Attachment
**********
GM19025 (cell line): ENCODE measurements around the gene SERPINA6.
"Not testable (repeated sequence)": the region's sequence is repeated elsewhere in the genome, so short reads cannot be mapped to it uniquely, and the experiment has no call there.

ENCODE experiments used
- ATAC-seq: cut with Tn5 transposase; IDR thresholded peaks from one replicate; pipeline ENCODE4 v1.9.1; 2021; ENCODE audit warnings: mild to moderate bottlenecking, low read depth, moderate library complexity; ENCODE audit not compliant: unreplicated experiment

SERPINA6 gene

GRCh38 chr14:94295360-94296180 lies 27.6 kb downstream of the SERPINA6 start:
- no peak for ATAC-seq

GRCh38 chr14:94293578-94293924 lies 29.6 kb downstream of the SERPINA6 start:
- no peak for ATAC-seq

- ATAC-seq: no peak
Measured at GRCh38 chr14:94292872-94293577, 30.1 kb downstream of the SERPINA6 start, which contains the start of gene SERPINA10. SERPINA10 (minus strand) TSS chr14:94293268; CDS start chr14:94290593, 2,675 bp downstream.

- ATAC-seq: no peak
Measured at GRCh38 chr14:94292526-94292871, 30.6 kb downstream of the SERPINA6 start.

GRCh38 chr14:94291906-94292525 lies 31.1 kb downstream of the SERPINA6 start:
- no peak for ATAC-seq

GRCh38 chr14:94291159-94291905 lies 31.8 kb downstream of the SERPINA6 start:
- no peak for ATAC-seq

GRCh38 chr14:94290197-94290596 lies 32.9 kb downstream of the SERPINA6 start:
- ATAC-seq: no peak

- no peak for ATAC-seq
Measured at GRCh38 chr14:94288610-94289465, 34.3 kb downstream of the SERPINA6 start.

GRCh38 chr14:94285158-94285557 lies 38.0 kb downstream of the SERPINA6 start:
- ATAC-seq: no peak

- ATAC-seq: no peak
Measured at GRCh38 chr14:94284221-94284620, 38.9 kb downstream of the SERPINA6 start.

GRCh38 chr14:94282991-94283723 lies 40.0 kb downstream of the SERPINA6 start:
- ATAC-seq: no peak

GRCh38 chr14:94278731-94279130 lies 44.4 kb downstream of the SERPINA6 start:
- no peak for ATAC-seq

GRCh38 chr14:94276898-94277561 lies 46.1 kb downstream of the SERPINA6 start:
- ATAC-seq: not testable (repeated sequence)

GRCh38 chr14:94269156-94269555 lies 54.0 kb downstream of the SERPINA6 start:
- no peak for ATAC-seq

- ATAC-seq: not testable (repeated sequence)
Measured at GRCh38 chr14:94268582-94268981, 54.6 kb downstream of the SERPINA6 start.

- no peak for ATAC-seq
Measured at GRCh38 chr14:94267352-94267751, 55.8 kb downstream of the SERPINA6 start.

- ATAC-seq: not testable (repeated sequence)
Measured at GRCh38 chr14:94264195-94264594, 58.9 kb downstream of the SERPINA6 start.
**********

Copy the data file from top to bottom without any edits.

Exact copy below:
GM19025 (cell line): ENCODE measurements around the gene SERPINA6.
"Not testable (repeated sequence)": the region's sequence is repeated elsewhere in the genome, so short reads cannot be mapped to it uniquely, and the experiment has no call there.

ENCODE experiments used
- ATAC-seq: cut with Tn5 transposase; IDR thresholded peaks from one replicate; pipeline ENCODE4 v1.9.1; 2021; ENCODE audit warnings: mild to moderate bottlenecking, low read depth, moderate library complexity; ENCODE audit not compliant: unreplicated experiment

SERPINA6 gene

GRCh38 chr14:94295360-94296180 lies 27.6 kb downstream of the SERPINA6 start:
- no peak for ATAC-seq

GRCh38 chr14:94293578-94293924 lies 29.6 kb downstream of the SERPINA6 start:
- no peak for ATAC-seq

- ATAC-seq: no peak
Measured at GRCh38 chr14:94292872-94293577, 30.1 kb downstream of the SERPINA6 start, which contains the start of gene SERPINA10. SERPINA10 (minus strand) TSS chr14:94293268; CDS start chr14:94290593, 2,675 bp downstream.

- ATAC-seq: no peak
Measured at GRCh38 chr14:94292526-94292871, 30.6 kb downstream of the SERPINA6 start.

GRCh38 chr14:94291906-94292525 lies 31.1 kb downstream of the SERPINA6 start:
- no peak for ATAC-seq

GRCh38 chr14:94291159-94291905 lies 31.8 kb downstream of the SERPINA6 start:
- no peak for ATAC-seq

GRCh38 chr14:94290197-94290596 lies 32.9 kb downstream of the SERPINA6 start:
- ATAC-seq: no peak

- no peak for ATAC-seq
Measured at GRCh38 chr14:94288610-94289465, 34.3 kb downstream of the SERPINA6 start.

GRCh38 chr14:94285158-94285557 lies 38.0 kb downstream of the SERPINA6 start:
- ATAC-seq: no peak

- ATAC-seq: no peak
Measured at GRCh38 chr14:94284221-94284620, 38.9 kb downstream of the SERPINA6 start.

GRCh38 chr14:94282991-94283723 lies 40.0 kb downstream of the SERPINA6 start:
- ATAC-seq: no peak

GRCh38 chr14:94278731-94279130 lies 44.4 kb downstream of the SERPINA6 start:
- no peak for ATAC-seq

GRCh38 chr14:94276898-94277561 lies 46.1 kb downstream of the SERPINA6 start:
- ATAC-seq: not testable (repeated sequence)

GRCh38 chr14:94269156-94269555 lies 54.0 kb downstream of the SERPINA6 start:
- no peak for ATAC-seq

- ATAC-seq: not testable (repeated sequence)
Measured at GRCh38 chr14:94268582-94268981, 54.6 kb downstream of the SERPINA6 start.

- no peak for ATAC-seq
Measured at GRCh38 chr14:94267352-94267751, 55.8 kb downstream of the SERPINA6 start.

- ATAC-seq: not testable (repeated sequence)
Measured at GRCh38 chr14:94264195-94264594, 58.9 kb downstream of the SERPINA6 start.